Streptococcus pyogenes is a strict human pathogen (Cunningham 2000) member of the low-G+C group of Gram-positive bacteria. Among the four at present fully sequenced S. pyogenes strains, we have only detected CRISPR loci in SF370 (Ferretti et al. 2001), which contains two clusters of repeats, one of them with four CRISPR units (Cluster4), and the other (Cluster7) with seven repeats (Jansen et al. 2002). The three spacers of Cluster4 (here named 4-1, 4-2, and 4-3) and five of six spacers of Cluster7 (here named 7-1, 7-2, 7-3, 7-4, and 7-5) showed significant similarity to known sequences (Table 5). The greatest similarities were found within prophages present in the CRISPR-negative S. pyogenes strains SSI-1 (Nakagawa et al. 2003), MGAS8232 (Smoot et al. 2002), and MGAS315 (Beres et al. 2002). Those genes containing sequences identical to spacers 7-1 (spyM3_1215 of prophage 315.4, spyM3_0930 of prophage 315.2, and spyM3_119 of prophage 315.6, all in MGAS315, and homologous genes in the other strains) and 7-4 (hylp within prophage 315.3 in MGAS315) are related to cell lysis. Genes with homologs to spacers 4-3 and 7-3 are involved in DNA modification, probably protecting the phage against host restriction. Gene spyM3_0941 of prophage 315.2 in MGAS315 and homologs in SSI-1 and MGAS8323, all of them containing a sequence similar to spacer 4-2 (28 identities in 31 nt), encode a capside structural protein (Beres et al. 2002). The gene with similarity to spacer 7-2 encodes the exotoxin SpeM, which acts as a superantigen (Profit et al. 2003; Smoot et al. 2002). It is noteworthy that the Streptococcus prophages containing sequences similar to CRISPR spacers are usually absent from the SF370 genome. Moreover, while the homologous sequence is highly conserved in CRISPR-negative Streptococcus strains, in the exceptional cases where a prophage homolog is inserted into the SF370 genome, either the spacer-homologous gene is absent (spacer 4-1) or the corresponding sequence similar to the spacer is degenerated (spacers 7-1 and 7-4).
Table 5

Features of the sequences most similar to CRISPR spacers from S. pyogenes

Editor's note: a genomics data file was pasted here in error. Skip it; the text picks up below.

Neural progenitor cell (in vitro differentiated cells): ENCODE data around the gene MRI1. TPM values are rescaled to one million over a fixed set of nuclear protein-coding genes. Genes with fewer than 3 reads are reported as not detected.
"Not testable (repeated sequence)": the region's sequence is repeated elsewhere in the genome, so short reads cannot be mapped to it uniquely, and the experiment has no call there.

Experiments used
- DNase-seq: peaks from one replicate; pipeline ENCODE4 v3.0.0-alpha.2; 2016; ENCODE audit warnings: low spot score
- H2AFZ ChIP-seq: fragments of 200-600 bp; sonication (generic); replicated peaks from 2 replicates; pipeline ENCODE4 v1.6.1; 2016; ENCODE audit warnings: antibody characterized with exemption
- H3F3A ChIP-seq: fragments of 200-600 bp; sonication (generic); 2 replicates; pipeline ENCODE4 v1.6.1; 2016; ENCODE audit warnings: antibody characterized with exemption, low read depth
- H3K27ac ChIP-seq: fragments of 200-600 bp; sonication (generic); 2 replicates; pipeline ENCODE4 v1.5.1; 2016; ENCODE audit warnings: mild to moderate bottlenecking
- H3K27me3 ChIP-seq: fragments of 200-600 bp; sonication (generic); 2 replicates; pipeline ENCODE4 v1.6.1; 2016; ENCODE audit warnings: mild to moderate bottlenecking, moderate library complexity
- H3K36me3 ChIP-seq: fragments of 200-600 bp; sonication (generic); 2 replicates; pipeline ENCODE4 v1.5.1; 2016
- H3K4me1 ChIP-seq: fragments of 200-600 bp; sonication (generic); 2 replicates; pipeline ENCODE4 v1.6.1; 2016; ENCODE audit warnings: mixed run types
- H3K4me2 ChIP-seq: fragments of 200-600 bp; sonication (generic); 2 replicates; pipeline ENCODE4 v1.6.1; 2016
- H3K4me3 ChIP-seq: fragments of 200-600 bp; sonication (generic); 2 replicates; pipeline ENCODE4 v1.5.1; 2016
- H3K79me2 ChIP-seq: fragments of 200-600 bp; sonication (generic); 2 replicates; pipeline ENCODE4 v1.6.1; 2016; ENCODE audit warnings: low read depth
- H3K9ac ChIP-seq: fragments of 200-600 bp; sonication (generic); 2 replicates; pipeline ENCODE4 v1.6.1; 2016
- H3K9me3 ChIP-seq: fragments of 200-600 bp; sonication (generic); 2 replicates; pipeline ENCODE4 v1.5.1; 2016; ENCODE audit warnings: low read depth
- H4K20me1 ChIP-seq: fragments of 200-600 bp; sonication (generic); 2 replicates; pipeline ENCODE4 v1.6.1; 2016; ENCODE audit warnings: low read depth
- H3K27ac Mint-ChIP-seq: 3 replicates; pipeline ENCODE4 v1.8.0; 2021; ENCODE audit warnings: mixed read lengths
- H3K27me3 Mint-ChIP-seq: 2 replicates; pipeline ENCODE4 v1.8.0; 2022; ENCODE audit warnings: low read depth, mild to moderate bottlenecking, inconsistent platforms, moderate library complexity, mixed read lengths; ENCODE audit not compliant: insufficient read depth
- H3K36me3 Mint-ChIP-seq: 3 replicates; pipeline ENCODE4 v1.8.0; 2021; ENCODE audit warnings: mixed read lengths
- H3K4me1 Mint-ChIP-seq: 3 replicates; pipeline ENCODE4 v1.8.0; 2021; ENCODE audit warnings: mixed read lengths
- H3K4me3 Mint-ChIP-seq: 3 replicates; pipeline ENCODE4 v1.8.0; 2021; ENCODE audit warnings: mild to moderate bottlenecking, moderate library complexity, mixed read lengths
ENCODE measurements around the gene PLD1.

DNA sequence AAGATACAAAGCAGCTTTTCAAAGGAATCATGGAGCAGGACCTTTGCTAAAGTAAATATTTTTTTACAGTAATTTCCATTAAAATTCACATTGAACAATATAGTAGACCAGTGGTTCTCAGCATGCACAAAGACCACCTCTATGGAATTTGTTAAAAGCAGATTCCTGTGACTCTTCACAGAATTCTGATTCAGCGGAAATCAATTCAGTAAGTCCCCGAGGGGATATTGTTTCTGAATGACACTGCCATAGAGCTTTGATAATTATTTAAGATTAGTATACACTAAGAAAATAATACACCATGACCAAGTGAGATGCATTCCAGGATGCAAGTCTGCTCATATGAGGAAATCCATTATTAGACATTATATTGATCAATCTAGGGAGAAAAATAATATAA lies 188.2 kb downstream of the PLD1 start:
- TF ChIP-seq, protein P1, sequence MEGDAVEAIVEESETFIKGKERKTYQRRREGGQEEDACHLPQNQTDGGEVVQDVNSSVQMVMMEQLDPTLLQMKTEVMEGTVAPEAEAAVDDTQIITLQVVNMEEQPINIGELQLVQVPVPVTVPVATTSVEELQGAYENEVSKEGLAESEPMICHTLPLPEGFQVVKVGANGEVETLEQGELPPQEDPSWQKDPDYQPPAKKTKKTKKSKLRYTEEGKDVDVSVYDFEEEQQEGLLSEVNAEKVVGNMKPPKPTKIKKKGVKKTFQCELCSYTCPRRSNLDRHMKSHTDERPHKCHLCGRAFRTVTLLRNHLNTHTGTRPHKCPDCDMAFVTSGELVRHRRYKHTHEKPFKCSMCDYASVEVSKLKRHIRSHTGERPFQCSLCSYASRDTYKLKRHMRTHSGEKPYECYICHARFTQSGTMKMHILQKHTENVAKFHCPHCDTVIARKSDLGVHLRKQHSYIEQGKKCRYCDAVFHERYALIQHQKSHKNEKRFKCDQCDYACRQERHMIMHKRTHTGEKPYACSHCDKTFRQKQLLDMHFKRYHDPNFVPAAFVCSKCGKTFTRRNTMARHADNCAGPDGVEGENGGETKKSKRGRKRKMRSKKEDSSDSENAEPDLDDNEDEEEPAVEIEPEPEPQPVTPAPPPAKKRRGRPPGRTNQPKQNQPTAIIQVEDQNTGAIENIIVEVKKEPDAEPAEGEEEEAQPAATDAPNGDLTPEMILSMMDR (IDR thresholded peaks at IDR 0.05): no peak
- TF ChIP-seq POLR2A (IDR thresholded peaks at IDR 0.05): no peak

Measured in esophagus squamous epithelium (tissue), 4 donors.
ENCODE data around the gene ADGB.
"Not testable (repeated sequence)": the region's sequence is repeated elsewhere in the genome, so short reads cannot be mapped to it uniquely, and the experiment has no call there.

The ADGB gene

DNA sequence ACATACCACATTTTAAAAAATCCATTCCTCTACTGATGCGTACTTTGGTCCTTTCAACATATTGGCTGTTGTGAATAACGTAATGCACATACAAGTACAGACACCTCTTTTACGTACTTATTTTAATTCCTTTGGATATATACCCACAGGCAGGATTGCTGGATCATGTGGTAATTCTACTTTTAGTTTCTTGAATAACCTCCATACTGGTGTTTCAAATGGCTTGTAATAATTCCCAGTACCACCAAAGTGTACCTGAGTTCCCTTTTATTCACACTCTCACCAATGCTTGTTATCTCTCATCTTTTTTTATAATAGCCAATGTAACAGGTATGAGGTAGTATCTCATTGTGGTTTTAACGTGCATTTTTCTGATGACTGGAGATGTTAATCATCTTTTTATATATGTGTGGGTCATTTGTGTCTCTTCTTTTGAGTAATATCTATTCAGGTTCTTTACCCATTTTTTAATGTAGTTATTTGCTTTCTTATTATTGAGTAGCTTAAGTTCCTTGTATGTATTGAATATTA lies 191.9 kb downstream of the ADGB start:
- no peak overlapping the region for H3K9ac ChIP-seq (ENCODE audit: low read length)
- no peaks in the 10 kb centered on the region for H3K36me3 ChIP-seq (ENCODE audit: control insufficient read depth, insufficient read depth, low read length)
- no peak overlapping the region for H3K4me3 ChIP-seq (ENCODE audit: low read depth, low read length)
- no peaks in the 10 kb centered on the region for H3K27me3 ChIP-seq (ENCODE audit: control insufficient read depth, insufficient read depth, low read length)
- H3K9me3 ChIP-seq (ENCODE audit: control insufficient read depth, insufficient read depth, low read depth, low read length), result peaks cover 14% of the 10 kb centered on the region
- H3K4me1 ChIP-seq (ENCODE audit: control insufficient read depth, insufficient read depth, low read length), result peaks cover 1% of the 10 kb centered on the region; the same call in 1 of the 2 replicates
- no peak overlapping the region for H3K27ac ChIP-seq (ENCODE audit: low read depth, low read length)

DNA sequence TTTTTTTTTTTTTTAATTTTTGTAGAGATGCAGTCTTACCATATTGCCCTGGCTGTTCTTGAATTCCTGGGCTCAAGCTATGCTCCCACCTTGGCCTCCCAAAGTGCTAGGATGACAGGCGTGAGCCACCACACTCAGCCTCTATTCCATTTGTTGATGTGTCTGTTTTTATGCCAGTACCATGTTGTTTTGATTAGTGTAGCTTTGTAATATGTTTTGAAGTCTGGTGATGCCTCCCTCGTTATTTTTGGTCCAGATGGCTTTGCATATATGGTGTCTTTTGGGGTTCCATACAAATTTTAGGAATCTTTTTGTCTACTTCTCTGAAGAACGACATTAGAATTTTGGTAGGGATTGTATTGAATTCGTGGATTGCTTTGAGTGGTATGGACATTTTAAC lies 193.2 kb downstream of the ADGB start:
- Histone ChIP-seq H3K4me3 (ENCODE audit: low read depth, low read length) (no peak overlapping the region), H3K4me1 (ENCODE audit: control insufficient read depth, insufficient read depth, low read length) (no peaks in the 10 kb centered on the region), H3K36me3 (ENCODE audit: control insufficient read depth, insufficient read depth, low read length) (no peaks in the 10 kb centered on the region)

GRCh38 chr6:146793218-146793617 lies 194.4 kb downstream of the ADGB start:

Spacer

Gene

Prophagea

Activity

Alignmentb

4-1

spyM3_1239

315.4

Unknown

Open image in new window

4-2

spyM3_0941

315.2

Capside protein

Open image in new window

4-3

spyM18_0741

ΦspeC

Methyltransferase

Open image in new window

7-1

spyM3_1215

315.4

Endopeptidase

Open image in new window

7-2

speM

ΦspeLM

Exotoxin

Open image in new window

7-3

spyM18_0742

ΦspeC

Methyltransferase

Open image in new window

7-4

hylP

315.3

Hyaluronidase

Open image in new window

7-5

spyM3_1347

315.5

Unknown

Open image in new window

aProphages 315.2-5 are integrated into S. pyogenes MGAS315. ΦspeC and ΦspeLM are integrated into S. pyogenes MGAS8232.

bCRISPR-spacer sequence (top line) and best-match homologous sequence (bottom line).

Analysis of Escherichia coli CRISPR Spacers

E. coli is an extensively studied Gram-negative bacteria that includes both saprophytic and pathogenic strains. No homology to CRISPR spacers in the genomes of the E. coli strains UPEC-CFT073, O157:H7 Sakai, 0157:H7-EDL933, and K12-MG1655 was detected in this work. We have sequenced additional CRISPR loci from strains of the E. coli reference (ECOR) collection (Ochman and Selander 1984) and found similarities ranging from 28 identities in 32 nt to 100% identity for four spacers (Table 6). Two of them have the highest similarity within genes of enterobacteria conjugative plasmids, and the other two within enterobacteria phages. The plasmid-borne genes involved are resD (ECOR49 spacer), related to plasmid replication and resolution (Lane et al. 1986), and a traI homolog (ECOR42 spacer), which participates in plasmid transfer (Traxler and Minkley 1988). One of the viral genes is located close to the replication origin of phage P1 (ECOR44 spacer) (Martin et al. 1991), and another is the darB gene of the same phage (ECOR47 spacer), which encodes for a DNA methylase involved in P1 protection against host restriction (Iida et al. 1987).
Table 6

Features of the sequences most similar to CRISPR spacers from E. coli

Strain

Gene

Element

Activity

Alignmenta

ECOR42

traI

Plasmid F

Helicase

Open image in new window

ECOR44

Unannotated

Phage P1

Unknown

Open image in new window

ECOR47

darB

Phage P1

Methylase

Open image in new window

ECOR49

resD

Plasmid F

Resolvase

Open image in new window

aCRISPR-spacer sequence (top line) and best-match homologous sequence (bottom line).

Discussion

In this paper we report the origin of the CRISPR intervening sequences, demonstrating that such spacers are not unique, as previously considered (Jansen et al. 2002; Mojica et al. 2000), but derive from preexisting sequences. The highest similarities to a given spacer are found within genetic elements of strains closely related to that carrying the spacer, reinforcing the conclusion that the CRISPR intervening sequences originate from such elements. About 65% of the spacer homologs encountered correspond to bacteriophages or conjugative plasmids, and the remaining 35% to chromosomal sequences not directly related to foreign DNA. This proportion of chromosomal DNA is most likely overestimated because of the limited accessory element sequences in the databases (Canchaya et al. 2003). The fact that only 88 spacers of about 4500 probed show significant identities could be interpreted as indicating a vast amount of uncharacterized genetic elements in nature. The case of S. pyogenes SF370 is exceptional. Eight of nine spacers showed over 90% identity to sequences within prophages integrated in other strains, suggesting a high sequence conservation of the corresponding genes among S. pyogenes phages and, at the same time, evoking a functional relevance for the genes targeted by spacers.